08 February, 2010

Malaysia:"The judicial institution of any country must be respected"

Malaysia has asked foreign governments to 'respect' its legal system and processes after Australian parliamentarians criticised the ongoing trial of opposition leader Anwar Ibrahim on sodomy charges.

The foreign office has reminded 'certain foreign governments, which have begun meddling and protesting against the ongoing sodomy trial' of Ibrahim, that the sanctity of the Malaysian judiciary has remained 'intact and free of external influences'.

'The judicial institution of any country must be respected.

'The case has just begun, so let the trial go on. They should not be creating their own trial by making damaging comments,' Deputy Foreign Affairs Minister Senator A. Kohilan Pillay said Sunday.

He said that while Malaysia welcomed foreign representatives here to follow the trial, foreign governments must observe the country's laws.

Australia's Parliamentary Sub-Committee on Foreign Affairs Chairman Michael Danby recently accused the Malaysian legal system of being manipulated by supporters of Barisan Nasional, the ruling coalition, to drive the opposition leader out of politics.

Khairy Jamaluddin chief of the Umno Youth, youth wing of the ruling party, told the New Straits Times that some foreign governments' interference in the country's affairs would not bode well for relations between Kuala Lumpur and them.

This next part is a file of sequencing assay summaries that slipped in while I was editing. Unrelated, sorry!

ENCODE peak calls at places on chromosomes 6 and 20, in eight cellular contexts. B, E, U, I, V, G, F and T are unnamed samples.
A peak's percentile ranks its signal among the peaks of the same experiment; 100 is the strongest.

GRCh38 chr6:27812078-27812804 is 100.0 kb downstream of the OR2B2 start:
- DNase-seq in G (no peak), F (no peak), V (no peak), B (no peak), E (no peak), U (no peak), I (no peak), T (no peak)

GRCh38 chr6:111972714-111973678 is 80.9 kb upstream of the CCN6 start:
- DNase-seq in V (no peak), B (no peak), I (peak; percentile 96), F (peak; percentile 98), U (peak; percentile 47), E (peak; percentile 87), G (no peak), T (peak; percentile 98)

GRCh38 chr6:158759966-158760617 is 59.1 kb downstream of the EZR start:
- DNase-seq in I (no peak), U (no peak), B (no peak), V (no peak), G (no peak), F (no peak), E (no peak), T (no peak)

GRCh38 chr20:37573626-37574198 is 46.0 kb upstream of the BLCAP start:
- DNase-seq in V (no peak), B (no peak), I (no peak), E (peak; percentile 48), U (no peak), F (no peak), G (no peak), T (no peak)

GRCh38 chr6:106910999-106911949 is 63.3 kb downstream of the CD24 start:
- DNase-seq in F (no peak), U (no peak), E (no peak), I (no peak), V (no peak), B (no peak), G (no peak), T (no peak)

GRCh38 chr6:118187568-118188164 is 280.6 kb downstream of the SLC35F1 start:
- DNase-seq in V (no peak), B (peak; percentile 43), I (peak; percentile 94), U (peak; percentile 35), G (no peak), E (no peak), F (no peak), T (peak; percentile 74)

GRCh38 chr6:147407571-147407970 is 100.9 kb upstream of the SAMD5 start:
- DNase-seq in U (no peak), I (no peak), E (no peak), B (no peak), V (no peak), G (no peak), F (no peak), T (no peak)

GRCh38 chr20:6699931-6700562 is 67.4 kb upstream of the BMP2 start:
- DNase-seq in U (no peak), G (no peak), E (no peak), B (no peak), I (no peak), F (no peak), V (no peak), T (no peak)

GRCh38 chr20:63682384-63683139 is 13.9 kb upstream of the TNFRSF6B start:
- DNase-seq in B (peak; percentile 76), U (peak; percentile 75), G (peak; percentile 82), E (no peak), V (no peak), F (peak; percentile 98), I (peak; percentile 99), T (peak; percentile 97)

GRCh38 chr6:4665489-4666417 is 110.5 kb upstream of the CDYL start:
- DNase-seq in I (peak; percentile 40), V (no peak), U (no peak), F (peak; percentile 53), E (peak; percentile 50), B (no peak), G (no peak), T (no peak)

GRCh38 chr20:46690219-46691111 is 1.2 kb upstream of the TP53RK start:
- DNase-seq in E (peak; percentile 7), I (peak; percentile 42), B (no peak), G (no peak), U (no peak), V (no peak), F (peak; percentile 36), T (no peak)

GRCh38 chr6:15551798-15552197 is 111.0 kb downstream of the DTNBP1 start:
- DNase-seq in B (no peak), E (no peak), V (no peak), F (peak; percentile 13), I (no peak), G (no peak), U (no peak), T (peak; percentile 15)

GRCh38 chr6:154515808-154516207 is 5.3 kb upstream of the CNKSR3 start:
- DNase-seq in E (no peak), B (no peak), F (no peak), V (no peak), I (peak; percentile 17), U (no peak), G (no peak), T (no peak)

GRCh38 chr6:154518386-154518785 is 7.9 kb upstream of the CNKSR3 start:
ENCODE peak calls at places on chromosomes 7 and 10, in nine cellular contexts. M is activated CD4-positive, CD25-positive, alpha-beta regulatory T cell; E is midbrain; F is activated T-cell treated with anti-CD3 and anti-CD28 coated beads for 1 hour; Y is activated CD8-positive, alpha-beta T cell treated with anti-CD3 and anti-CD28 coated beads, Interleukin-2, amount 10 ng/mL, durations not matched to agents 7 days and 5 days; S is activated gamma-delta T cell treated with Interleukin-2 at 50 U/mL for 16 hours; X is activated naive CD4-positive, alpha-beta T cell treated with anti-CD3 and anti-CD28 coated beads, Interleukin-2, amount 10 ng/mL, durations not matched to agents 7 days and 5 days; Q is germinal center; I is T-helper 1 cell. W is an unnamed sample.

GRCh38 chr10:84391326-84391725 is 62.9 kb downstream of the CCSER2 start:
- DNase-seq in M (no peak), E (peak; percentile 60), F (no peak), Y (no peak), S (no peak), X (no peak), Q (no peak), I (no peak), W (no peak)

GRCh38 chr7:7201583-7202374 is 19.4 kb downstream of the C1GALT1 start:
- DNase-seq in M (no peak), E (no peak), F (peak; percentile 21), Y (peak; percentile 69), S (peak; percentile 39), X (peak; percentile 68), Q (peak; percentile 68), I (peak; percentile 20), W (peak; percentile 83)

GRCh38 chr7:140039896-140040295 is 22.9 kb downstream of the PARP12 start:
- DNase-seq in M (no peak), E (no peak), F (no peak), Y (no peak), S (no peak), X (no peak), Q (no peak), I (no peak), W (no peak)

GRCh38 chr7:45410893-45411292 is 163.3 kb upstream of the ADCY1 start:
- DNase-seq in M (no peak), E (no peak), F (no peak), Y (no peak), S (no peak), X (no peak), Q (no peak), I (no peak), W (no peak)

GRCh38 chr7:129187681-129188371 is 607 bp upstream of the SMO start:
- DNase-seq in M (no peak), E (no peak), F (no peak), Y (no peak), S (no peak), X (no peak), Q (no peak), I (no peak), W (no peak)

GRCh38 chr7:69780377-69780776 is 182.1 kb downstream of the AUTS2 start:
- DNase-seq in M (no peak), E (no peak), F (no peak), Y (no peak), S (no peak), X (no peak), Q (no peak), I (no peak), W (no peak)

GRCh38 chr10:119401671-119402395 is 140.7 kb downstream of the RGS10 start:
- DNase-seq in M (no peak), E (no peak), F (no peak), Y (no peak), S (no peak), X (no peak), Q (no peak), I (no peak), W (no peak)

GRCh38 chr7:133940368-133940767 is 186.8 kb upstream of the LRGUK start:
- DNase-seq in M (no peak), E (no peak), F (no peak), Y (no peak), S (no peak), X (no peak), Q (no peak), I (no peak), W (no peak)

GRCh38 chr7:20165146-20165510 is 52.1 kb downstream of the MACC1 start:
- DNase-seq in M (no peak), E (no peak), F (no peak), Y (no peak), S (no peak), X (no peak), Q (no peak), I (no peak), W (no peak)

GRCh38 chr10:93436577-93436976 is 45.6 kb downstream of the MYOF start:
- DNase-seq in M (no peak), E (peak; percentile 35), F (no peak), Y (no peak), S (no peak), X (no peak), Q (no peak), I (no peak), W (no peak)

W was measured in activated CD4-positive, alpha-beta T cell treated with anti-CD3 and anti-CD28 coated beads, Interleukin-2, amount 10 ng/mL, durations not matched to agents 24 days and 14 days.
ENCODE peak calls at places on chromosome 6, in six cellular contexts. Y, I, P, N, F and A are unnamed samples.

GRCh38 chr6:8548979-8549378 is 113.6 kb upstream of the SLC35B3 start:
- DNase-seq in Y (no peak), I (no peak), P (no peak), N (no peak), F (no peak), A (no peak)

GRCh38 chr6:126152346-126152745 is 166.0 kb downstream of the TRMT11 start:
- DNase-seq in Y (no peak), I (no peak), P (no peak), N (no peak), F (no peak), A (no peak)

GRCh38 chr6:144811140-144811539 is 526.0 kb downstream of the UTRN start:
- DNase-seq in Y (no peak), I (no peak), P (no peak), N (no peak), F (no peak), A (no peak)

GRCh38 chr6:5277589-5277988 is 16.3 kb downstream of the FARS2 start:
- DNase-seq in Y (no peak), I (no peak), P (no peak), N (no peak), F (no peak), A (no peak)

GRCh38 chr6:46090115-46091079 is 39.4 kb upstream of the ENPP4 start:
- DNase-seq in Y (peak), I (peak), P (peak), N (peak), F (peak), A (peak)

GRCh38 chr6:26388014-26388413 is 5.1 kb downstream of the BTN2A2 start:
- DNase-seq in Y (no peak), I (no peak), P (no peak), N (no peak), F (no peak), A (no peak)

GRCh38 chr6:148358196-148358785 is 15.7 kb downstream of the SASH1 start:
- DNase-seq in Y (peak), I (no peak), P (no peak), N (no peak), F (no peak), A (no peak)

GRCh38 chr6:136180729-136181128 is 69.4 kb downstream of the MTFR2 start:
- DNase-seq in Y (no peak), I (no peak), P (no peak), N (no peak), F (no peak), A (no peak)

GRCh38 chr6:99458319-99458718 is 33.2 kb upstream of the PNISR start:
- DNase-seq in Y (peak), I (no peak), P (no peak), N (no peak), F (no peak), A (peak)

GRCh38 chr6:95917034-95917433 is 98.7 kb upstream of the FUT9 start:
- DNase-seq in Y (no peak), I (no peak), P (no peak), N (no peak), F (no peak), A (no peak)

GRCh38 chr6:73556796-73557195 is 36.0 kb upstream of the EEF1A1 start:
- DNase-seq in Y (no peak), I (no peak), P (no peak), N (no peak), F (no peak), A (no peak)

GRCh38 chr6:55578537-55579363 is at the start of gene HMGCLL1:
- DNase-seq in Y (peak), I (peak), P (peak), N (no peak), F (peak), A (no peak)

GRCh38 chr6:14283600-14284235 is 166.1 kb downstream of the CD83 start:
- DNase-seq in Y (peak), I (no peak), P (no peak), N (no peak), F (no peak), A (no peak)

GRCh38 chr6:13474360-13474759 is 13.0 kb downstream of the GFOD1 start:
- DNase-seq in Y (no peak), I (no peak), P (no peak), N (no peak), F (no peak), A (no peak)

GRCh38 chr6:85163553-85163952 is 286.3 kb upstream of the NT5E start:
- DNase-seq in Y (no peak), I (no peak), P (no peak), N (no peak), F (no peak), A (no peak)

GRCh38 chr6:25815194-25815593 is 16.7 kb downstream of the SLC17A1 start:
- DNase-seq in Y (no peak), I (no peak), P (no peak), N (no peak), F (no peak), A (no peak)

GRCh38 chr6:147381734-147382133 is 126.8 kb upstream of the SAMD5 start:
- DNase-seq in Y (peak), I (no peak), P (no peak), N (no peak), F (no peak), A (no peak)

'For some of these countries, nothing less than Anwar's acquittal would be acceptable.

'That is why they cast aspersions on our legal system and prejudge the outcome of this case,' he said Sunday.

This is Ibrahim's second trial since 1998 when he was imprisoned, but eventually acquitted.

On day four of the trial Monday, his lawyer, ethnic Indian Karpal Singh, applied for High Court judge Justice Mohamad Zabidin Mohammed Diah to recuse himself, Star Online reported.

Singh said the judge's previous ruling in relation to the closed proceedings of the trial's second day 'brings to surface an element of real danger of bias'.

The proceedings took a dramatic turn when the judge was challenged Monday morning when the court was scheduled to hear cross-examination of Ibrahim's accuser, Mohammed Saiful Bukhari Azlan, who has accused Ibrahim of sodomising him last year.

Ibrahim's lawyer contended that Mohamad Zabidin has not adjudicated upon the applications made by his counsel 'with an open mind'.

Media and members of the public were allowed to be present in the court after being debarred last week.

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